Taking a passion for cars into account: Spotlight on Dave Legg
You do not need to be a car person to get a job in the aftermarket, but sometimes it helps. When Dave Legg went in for a job interview with Group Monaco, it was for a position in finance – far away from the shop floor. But when his interest in cars came up during the interview, the deal was sealed. Now, being involved with the Young Professionals in the Aftermarket (YPA) Committee, Dave wants to make sure that everyone – regardless of whether they can change their own oil or not – can find a place in the auto care industry.
Chief Operating Officer, Regional Automotive Warehousing
Years in the Automotive Aftermarket Industry: 11 years
How long have you worked in the automotive industry? How many of those years are in the automotive aftermarket?
I’ve worked in the automotive aftermarket for 11 years now, all for Regional Automotive. Prior to joining Regional I worked for 7 years in the barbecue and fireplace industry. I’ve noticed many similarities including how passionate the people working in these industries are about their products. They are true enthusiasts.
What company do you currently work for and what is your position?
I was initially hired to work for Regional Automotive as a Senior Accountant for two of their recently acquired corporate jobber stores. In a short time, we created a centralized and standardized administrative and corporate governance structure which allowed us to acquire three more jobber stores and easily migrate them onto this blueprint for success. During my time as Senior Accountant, the business owners afforded me the freedom to not only provide financial reporting, but to use my observations of the business operations to improve operational efficiency and evolve for the future. As we scaled up, a talented accounting and administration team was built allowing me to function more as a General Manager to our warehouse and five jobber stores. Today I hold the title of Chief Operating Officer at Regional, taking the helm as one of the business owners transitions to retirement.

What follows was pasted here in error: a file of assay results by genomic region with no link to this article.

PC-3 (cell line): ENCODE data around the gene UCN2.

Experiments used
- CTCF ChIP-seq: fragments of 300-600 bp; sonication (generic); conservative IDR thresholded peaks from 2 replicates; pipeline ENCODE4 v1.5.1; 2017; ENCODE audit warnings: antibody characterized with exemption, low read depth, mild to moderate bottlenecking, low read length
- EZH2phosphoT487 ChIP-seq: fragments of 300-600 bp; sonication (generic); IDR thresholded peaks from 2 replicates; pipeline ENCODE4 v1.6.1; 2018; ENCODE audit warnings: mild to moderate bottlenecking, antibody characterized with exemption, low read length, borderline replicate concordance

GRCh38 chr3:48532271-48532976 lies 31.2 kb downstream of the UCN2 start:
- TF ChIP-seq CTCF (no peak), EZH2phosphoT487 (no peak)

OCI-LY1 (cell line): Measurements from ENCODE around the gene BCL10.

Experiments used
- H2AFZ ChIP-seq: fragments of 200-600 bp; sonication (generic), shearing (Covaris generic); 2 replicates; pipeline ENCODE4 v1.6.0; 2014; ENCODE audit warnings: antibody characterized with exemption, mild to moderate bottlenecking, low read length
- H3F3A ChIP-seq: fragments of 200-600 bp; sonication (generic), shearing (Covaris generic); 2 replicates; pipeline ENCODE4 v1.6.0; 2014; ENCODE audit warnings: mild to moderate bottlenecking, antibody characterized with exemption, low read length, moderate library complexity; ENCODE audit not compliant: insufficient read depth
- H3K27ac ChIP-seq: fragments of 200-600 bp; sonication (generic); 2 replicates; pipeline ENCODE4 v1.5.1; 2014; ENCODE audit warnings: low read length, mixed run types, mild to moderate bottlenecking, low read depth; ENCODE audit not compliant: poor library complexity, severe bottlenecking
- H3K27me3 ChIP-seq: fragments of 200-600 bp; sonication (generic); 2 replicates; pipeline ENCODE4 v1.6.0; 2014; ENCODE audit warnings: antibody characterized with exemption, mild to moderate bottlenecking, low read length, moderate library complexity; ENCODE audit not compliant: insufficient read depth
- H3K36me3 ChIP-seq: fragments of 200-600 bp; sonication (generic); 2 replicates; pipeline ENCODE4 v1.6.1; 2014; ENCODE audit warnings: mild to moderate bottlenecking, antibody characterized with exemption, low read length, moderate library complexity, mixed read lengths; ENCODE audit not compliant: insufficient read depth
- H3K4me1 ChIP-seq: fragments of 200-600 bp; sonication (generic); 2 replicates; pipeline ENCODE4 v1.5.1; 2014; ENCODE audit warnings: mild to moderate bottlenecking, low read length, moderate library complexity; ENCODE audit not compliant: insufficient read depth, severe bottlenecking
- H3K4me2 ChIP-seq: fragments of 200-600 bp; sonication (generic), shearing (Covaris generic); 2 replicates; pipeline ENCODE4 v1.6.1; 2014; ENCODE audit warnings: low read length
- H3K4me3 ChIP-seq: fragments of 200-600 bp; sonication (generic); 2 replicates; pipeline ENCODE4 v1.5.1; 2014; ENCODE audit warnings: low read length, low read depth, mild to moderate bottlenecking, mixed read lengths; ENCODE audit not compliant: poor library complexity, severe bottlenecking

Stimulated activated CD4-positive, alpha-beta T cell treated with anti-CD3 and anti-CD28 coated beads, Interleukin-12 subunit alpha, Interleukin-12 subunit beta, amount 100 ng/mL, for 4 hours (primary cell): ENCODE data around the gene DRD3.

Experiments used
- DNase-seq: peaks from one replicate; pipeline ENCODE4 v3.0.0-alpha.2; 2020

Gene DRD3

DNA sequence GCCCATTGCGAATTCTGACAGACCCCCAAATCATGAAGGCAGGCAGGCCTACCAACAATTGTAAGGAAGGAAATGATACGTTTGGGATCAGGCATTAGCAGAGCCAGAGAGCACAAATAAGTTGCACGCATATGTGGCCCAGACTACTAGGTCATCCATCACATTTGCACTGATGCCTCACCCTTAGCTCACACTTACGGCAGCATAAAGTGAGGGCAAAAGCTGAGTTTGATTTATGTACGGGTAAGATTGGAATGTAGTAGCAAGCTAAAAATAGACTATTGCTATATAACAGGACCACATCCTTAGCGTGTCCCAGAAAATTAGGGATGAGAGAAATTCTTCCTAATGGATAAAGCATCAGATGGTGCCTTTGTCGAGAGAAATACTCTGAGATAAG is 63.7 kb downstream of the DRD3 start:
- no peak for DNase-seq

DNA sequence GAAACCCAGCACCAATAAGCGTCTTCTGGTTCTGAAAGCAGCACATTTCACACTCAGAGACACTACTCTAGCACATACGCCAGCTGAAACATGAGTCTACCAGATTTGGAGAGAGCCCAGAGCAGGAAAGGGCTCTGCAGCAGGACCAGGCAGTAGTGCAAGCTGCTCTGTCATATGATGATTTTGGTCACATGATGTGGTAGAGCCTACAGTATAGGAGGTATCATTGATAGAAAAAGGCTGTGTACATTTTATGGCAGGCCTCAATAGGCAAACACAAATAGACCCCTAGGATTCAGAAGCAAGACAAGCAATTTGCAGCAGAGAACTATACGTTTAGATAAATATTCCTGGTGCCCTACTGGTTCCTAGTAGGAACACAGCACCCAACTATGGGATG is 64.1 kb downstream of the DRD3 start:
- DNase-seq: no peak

Where did you attend school? What is the highest level of education?
I attended Algonquin College in Ottawa and completed a 3-year diploma in Business Administration, majoring in accounting. I wasn’t sure what my career path would be, but knew I liked the idea of business management, and understanding the numbers would be a key skill.
Did you know you wanted to work in the automotive aftermarket?
I always had an interest in cars but didn’t have a plan to make a career in automotive nor did I know how diverse those career options could be. In my teenage years and early 20s I was learning as I went, spending my paycheques on bolt-on on aftermarket performance accessories and doing minor repairs to the various 4-cylinder import cars I’ve owned. I got involved in some local car clubs and tried autocross for a little while. It was by random chance that a mutual acquaintance in the accounting field referred me to the Senior Accountant opening with Regional Automotive. When my interest in cars was discussed during the job interview and I fielded their inquiries about the unreliability of the rotary engine RX-8 I was driving at the time, I’m sure it made me a strong candidate (and likely a frequent parts customer) in their minds.
How long have you been a part of the Young Professionals in the Aftermarket Committee?
I joined the YPA Committee in early 2021, mainly to the credit of Kathryn Jones who was Chair of the YPA Committee at the time. I knew Kathryn from back when she was a fantastic DSM for Tenneco calling on us at Regional, so I was able to learn from her what the AIA Canada YPA Committee was all about and realized what a great opportunity it presented.
What does your participation in the Young Professionals in the Aftermarket Committee mean to you? What would you like to see us, as a committee, achieve in the years to come?